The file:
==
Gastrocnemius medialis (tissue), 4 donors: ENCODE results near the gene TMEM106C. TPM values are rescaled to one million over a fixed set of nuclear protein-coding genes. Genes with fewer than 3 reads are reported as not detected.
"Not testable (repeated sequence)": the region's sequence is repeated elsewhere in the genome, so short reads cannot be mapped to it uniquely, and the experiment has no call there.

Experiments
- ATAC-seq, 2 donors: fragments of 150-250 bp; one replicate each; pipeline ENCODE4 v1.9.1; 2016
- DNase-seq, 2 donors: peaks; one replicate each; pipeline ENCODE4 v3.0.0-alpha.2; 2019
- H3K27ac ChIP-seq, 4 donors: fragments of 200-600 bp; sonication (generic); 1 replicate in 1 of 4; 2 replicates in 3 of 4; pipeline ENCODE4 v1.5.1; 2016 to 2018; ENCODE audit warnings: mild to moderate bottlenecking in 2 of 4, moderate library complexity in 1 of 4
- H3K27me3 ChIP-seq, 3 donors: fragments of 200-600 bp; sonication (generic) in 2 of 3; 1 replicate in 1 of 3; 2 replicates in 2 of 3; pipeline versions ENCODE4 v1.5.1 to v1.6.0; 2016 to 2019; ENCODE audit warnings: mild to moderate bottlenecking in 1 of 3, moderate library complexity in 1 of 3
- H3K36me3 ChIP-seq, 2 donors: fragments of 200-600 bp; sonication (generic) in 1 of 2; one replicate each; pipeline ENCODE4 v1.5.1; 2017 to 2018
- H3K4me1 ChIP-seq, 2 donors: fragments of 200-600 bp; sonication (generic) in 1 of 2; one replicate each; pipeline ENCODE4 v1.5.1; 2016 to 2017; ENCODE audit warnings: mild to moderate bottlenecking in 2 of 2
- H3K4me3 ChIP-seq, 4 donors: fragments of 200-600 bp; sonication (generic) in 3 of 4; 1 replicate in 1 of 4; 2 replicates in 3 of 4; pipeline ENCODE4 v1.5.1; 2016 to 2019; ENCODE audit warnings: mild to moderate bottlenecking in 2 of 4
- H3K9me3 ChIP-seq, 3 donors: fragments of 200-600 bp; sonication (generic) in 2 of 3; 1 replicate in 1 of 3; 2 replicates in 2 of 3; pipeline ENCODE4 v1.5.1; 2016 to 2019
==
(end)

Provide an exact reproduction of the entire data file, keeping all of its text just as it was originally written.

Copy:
Gastrocnemius medialis (tissue), 4 donors: ENCODE results near the gene TMEM106C. TPM values are rescaled to one million over a fixed set of nuclear protein-coding genes. Genes with fewer than 3 reads are reported as not detected.
"Not testable (repeated sequence)": the region's sequence is repeated elsewhere in the genome, so short reads cannot be mapped to it uniquely, and the experiment has no call there.

Experiments
- ATAC-seq, 2 donors: fragments of 150-250 bp; one replicate each; pipeline ENCODE4 v1.9.1; 2016
- DNase-seq, 2 donors: peaks; one replicate each; pipeline ENCODE4 v3.0.0-alpha.2; 2019
- H3K27ac ChIP-seq, 4 donors: fragments of 200-600 bp; sonication (generic); 1 replicate in 1 of 4; 2 replicates in 3 of 4; pipeline ENCODE4 v1.5.1; 2016 to 2018; ENCODE audit warnings: mild to moderate bottlenecking in 2 of 4, moderate library complexity in 1 of 4
- H3K27me3 ChIP-seq, 3 donors: fragments of 200-600 bp; sonication (generic) in 2 of 3; 1 replicate in 1 of 3; 2 replicates in 2 of 3; pipeline versions ENCODE4 v1.5.1 to v1.6.0; 2016 to 2019; ENCODE audit warnings: mild to moderate bottlenecking in 1 of 3, moderate library complexity in 1 of 3
- H3K36me3 ChIP-seq, 2 donors: fragments of 200-600 bp; sonication (generic) in 1 of 2; one replicate each; pipeline ENCODE4 v1.5.1; 2017 to 2018
- H3K4me1 ChIP-seq, 2 donors: fragments of 200-600 bp; sonication (generic) in 1 of 2; one replicate each; pipeline ENCODE4 v1.5.1; 2016 to 2017; ENCODE audit warnings: mild to moderate bottlenecking in 2 of 2
- H3K4me3 ChIP-seq, 4 donors: fragments of 200-600 bp; sonication (generic) in 3 of 4; 1 replicate in 1 of 4; 2 replicates in 3 of 4; pipeline ENCODE4 v1.5.1; 2016 to 2019; ENCODE audit warnings: mild to moderate bottlenecking in 2 of 4
- H3K9me3 ChIP-seq, 3 donors: fragments of 200-600 bp; sonication (generic) in 2 of 3; 1 replicate in 1 of 3; 2 replicates in 2 of 3; pipeline ENCODE4 v1.5.1; 2016 to 2019